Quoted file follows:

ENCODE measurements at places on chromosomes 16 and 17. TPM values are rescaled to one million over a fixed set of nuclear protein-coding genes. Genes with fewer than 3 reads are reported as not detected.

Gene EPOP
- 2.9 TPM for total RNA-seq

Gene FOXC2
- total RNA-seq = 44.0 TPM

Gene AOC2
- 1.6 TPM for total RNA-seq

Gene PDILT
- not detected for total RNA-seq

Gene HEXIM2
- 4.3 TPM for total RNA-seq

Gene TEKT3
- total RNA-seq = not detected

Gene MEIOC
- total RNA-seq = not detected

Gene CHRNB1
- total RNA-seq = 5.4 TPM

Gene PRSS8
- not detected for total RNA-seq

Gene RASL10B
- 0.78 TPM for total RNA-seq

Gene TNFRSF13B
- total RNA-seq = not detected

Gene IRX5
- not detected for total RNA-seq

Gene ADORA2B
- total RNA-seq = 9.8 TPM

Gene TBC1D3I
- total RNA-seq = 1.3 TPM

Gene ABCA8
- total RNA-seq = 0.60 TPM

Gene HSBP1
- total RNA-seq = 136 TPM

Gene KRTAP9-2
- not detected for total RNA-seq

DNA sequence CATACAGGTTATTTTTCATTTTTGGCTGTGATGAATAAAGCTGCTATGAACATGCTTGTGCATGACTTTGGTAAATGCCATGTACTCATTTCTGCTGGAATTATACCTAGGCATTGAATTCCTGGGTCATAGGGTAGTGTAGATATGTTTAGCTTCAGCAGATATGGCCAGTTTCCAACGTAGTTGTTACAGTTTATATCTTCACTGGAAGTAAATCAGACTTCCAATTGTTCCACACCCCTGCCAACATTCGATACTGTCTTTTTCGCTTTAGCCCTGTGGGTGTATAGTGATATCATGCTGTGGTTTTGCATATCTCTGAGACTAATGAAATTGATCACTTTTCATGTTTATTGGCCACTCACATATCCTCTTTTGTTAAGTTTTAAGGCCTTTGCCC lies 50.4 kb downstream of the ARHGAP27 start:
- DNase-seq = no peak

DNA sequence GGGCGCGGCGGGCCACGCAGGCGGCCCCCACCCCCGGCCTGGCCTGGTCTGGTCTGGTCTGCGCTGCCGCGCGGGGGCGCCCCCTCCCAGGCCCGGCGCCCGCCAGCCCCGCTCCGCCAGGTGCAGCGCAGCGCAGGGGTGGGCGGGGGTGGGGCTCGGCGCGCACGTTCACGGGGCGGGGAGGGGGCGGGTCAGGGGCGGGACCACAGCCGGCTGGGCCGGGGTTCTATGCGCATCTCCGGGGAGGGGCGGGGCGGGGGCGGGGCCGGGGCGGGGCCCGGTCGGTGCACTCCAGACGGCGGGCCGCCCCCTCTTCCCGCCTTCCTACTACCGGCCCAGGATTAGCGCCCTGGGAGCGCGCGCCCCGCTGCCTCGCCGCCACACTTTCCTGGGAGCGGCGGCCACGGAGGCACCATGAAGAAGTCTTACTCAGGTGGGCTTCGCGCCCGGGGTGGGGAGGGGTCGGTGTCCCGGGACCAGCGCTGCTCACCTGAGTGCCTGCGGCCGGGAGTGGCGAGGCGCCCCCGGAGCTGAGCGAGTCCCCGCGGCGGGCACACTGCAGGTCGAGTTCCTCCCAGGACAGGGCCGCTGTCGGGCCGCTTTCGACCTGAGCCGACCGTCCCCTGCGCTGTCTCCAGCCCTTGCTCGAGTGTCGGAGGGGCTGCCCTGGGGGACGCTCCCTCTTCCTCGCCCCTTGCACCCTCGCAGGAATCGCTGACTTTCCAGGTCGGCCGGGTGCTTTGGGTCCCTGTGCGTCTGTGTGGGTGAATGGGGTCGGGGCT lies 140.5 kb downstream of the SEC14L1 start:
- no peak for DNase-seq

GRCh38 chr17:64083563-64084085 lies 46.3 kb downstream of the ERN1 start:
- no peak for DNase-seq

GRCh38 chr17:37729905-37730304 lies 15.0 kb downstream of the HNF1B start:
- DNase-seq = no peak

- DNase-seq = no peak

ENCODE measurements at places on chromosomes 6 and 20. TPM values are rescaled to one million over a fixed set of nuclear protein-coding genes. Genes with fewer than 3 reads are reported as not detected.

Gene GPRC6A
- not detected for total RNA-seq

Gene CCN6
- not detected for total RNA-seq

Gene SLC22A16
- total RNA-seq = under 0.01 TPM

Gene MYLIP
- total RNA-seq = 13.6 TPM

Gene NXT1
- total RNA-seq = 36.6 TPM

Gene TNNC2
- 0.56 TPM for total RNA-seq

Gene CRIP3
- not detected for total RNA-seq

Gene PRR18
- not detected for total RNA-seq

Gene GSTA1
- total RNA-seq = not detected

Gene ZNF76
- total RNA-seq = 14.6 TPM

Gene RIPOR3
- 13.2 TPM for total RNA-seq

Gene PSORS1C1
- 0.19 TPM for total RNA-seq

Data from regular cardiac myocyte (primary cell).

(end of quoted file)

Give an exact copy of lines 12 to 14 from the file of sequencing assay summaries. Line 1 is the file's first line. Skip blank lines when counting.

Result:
Gene TEKT3
- total RNA-seq = not detected

Gene MEIOC